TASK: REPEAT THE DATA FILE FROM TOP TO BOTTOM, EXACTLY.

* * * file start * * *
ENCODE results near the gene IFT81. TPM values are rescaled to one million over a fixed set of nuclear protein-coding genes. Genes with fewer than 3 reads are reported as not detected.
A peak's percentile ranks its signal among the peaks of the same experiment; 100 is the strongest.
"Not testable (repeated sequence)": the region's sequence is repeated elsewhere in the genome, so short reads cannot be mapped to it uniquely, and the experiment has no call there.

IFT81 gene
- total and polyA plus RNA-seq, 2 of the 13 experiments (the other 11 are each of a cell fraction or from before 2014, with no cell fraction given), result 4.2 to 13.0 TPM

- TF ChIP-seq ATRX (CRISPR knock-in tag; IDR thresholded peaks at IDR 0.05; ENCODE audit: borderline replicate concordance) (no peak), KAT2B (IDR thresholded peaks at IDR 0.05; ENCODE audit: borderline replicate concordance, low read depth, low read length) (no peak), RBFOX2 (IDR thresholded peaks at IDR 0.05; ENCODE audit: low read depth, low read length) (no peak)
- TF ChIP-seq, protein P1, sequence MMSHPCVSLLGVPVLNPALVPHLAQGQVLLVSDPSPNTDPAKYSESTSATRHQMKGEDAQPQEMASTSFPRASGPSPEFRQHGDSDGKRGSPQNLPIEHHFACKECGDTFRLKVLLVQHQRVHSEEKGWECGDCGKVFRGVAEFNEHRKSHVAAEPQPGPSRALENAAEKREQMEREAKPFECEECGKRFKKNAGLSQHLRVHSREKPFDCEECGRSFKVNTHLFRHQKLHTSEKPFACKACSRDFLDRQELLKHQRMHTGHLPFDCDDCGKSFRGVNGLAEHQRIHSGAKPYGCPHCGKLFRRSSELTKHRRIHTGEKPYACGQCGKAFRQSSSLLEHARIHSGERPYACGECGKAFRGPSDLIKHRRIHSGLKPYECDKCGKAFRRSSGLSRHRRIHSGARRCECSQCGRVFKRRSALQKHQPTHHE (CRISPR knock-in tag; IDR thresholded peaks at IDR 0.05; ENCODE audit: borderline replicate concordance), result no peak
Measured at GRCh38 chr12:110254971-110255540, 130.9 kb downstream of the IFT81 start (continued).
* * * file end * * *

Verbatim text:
ENCODE results near the gene IFT81. TPM values are rescaled to one million over a fixed set of nuclear protein-coding genes. Genes with fewer than 3 reads are reported as not detected.
A peak's percentile ranks its signal among the peaks of the same experiment; 100 is the strongest.
"Not testable (repeated sequence)": the region's sequence is repeated elsewhere in the genome, so short reads cannot be mapped to it uniquely, and the experiment has no call there.

IFT81 gene
- total and polyA plus RNA-seq, 2 of the 13 experiments (the other 11 are each of a cell fraction or from before 2014, with no cell fraction given), result 4.2 to 13.0 TPM

- TF ChIP-seq ATRX (CRISPR knock-in tag; IDR thresholded peaks at IDR 0.05; ENCODE audit: borderline replicate concordance) (no peak), KAT2B (IDR thresholded peaks at IDR 0.05; ENCODE audit: borderline replicate concordance, low read depth, low read length) (no peak), RBFOX2 (IDR thresholded peaks at IDR 0.05; ENCODE audit: low read depth, low read length) (no peak)
- TF ChIP-seq, protein P1, sequence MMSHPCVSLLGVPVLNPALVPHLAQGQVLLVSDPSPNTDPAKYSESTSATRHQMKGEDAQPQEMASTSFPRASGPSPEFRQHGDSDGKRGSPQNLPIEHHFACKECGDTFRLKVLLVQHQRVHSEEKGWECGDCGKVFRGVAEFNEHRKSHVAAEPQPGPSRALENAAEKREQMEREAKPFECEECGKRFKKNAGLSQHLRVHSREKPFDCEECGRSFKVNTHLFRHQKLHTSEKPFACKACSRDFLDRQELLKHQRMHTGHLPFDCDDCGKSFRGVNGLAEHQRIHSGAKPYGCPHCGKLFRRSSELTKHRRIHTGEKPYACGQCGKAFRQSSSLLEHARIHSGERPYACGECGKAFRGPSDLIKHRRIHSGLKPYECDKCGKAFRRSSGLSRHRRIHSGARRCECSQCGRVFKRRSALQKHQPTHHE (CRISPR knock-in tag; IDR thresholded peaks at IDR 0.05; ENCODE audit: borderline replicate concordance), result no peak
Measured at GRCh38 chr12:110254971-110255540, 130.9 kb downstream of the IFT81 start (continued).